In so ruling, the Court held that Alabama’s civil procedure rule as to motion for summary judgment affidavits is satisfied by testimony as to an affiant’s personal knowledge of the information contained in an affidavit.
A copy of the opinion in Cook v. Midland Funding, LLC is available at: Link to Opinion.
The debtor opened a credit card account with a bank in 1995. Years later, in 2009, the debtor failed to make payment as agreed. The bank charged off the account, and it was purchased by the plaintiff-appellee debt buyer.
In October 2013, the plaintiff debt buyer filed a complaint seeking to recover the balance due on the account, and filed a motion seeking a default judgment with affidavits of two employees. The affidavits intended to demonstrate that the plaintiff debt buyer had purchased a number of accounts, including the account at issue, from the bank in 2011. The debt buyer also included a generic credit card application in support of its motion. The trial court entered a default judgment in favor of the plaintiff debt buyer on Nov. 20, 2013.
On Dec. 17, 2013, the debtor filed a motion seeking to set aside the default judgment, and the trial court granted his motion. Months later, the debt buyer filed a motion for summary judgment. The debtor moved to strike the debt buyer’s affidavits in support of its motion for summary judgment, arguing the affidavits did not comply with the Alabama rule of civil procedure relating to motion for summary judgment affidavits. The debtor also moved for summary judgment arguing the applicable statute of limitations period had expired.
The trial court denied the debtor’s motion to strike and motion for summary judgment, and granted summary judgment for the plaintiff debt buyer. The debtor appealed.
The Court of Civil Appeals of Alabama addressed the debtor’s arguments that the trial court erred by failing to strike the affidavits, by denying his motion for summary judgment, and by entering summary judgment in favor of the plaintiff debt buyer.
As you may recall, Ala. R. Civ. P. 56(e) states, “Form of Affidavits; Further Testimony; Defense Required. Supporting and opposing affidavits shall be made on personal knowledge, shall set forth such facts as would be admissible in evidence, and shall show affirmatively that the affiant is competent to testify to the matters stated therein.”
The debt buyer’s affiants each asserted they had personal knowledge of certain admissible facts to which they were competent to testify. The Appellate Court held that the affiants complied with Rule 56(e) and were properly considered by the trial court. Accordingly, the Court ruled that the trial court did not err in denying the debtor’s motion to strike the affidavits.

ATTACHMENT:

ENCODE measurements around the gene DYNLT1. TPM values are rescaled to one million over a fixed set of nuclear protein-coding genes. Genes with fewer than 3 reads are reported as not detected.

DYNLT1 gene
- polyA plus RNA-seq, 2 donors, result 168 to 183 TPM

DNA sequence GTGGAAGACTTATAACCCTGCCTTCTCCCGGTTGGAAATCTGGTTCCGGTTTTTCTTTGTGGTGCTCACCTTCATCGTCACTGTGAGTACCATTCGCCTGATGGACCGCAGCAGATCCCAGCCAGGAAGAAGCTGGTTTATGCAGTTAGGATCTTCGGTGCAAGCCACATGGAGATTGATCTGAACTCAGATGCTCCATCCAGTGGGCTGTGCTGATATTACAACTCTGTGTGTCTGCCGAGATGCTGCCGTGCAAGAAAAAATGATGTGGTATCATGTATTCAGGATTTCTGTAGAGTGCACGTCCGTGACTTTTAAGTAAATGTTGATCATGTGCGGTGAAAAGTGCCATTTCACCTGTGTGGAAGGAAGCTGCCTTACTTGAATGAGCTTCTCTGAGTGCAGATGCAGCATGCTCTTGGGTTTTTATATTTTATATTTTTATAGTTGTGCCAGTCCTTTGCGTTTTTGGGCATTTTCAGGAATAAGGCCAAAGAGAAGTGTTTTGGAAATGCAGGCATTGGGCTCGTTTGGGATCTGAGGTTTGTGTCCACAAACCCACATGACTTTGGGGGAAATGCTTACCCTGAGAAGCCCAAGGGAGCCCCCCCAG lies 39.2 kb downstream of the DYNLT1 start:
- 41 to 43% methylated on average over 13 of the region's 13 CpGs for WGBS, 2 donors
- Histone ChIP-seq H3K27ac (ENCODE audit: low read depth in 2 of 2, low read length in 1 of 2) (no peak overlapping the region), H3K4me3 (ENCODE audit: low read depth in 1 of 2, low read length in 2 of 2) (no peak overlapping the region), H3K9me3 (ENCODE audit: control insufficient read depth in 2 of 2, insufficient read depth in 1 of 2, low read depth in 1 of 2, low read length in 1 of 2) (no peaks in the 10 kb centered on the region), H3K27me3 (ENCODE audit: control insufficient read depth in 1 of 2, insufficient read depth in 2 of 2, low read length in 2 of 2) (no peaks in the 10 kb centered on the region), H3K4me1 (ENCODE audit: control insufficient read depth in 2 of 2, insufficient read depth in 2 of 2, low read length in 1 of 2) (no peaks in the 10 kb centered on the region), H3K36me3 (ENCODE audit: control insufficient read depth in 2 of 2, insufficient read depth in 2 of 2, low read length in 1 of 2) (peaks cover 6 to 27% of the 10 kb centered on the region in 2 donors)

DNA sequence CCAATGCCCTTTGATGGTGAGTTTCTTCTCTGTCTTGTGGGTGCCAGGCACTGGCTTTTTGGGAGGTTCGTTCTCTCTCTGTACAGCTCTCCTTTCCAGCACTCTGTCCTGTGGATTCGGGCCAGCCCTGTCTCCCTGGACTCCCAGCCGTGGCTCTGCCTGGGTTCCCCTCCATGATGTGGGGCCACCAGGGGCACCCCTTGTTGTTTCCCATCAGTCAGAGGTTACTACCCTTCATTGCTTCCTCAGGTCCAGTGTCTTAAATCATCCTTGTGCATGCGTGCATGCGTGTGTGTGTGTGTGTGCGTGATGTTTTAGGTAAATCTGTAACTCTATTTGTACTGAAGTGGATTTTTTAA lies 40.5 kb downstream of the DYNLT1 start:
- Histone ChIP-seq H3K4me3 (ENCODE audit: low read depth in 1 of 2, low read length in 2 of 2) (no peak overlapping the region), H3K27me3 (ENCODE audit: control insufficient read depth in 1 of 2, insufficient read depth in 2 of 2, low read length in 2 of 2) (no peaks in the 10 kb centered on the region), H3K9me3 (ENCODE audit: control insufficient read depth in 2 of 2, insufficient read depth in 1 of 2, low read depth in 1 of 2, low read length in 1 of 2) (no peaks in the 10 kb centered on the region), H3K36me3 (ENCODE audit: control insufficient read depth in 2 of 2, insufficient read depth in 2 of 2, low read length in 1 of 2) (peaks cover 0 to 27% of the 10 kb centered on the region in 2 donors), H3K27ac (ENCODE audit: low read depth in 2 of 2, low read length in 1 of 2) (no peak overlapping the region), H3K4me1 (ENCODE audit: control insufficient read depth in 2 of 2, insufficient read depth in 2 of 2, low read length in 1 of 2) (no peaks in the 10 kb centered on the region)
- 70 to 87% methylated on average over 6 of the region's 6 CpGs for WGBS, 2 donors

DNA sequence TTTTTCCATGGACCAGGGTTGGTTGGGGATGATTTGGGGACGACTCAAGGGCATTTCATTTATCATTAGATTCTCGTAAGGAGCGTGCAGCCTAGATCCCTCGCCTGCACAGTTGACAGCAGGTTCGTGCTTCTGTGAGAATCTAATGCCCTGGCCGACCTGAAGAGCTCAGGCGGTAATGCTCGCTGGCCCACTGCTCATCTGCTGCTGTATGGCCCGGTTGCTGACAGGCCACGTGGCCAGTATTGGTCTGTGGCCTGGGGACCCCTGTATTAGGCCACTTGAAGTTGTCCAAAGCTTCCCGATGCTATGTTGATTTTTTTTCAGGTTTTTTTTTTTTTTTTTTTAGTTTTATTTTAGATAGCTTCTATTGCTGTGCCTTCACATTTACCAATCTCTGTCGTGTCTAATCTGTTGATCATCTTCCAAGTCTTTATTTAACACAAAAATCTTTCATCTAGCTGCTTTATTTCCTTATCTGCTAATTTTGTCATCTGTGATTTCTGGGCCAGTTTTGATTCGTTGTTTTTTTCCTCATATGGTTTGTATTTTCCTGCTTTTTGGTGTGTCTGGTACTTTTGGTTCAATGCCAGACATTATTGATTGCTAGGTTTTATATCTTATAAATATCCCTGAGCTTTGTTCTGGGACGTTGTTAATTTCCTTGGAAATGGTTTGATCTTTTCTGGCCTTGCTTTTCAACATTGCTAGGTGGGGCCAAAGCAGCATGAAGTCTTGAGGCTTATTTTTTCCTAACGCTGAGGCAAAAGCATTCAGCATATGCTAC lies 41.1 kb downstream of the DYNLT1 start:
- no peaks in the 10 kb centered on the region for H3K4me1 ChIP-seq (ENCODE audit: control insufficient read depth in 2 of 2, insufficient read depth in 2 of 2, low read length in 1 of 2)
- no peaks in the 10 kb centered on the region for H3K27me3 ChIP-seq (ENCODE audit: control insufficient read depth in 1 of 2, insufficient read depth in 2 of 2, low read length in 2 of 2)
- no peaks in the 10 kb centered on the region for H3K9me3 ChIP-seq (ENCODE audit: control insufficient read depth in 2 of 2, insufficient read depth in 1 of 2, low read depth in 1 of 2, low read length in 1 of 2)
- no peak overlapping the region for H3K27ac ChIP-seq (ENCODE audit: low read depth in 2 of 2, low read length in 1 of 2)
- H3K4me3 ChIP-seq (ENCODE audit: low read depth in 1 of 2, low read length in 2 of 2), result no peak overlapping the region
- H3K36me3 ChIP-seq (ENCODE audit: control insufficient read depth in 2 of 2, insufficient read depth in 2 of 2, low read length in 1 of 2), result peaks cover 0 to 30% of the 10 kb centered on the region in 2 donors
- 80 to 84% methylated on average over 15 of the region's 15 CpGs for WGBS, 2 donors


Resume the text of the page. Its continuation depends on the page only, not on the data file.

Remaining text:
The debtor also argued that one of the plaintiff debt buyer’s claims “should be considered to be a claim on an open account subject to the three-year statute of limitations provided by § 6-2-37, Ala. Code 1975, rather than on an account stated subject to the six-year statute of limitations provided by § 6-2-34, Ala. Code 1975.”
The Appellate Court rejected this argument, holding that the debtor did not have the ability to recast the plaintiff debt buyer’s account-stated claim as the plaintiff is the master of its own complaint.
The debtor also argued that the trial court erred in entering summary judgment in favor of the plaintiff debt buyer on its breach of contract claim or on its account-stated claim.
To establish an account stated in Alabama, at a certain point the creditor renders to the debtor a statement of an account of the outstanding balance and the debtor admits the correctness of the statement regarding the debt. The rendering of the account statement and the acceptance by the debtor of the correctness of the statement rendered forms a new contract.
In University of South Alabama v. Bracy, 466 So. 2d 148, 150 (Ala. Civ. App. 1985), the Appellate Court concluded that a “debtor’s admission to the correctness of the statement and to his liability thereon can be express or implied.” The plaintiff in Bracy had presented evidence indicating that Bracy had incurred a debt and that he had made payments on that debt for four years without objection. 466 So. 2d at 150. The Court concluded that Bracy’s payments on the account amounted to an implied admission of liability.
Following the ruling in Bracy, the Appellate Court here held that genuine issues of fact existed as to elements of an account-stated claim. Thus, the Appellate Court held that the trial court erred by entering summary judgment in favor of the plaintiff debt buyer on its account-stated claim.
The Appellate Court also found that the plaintiff debt buyer failed to present a valid contract. Accordingly, the Appellate Court held that the trial court erred by entering summary judgment in favor of the plaintiff debt buyer on its breach of contract claim.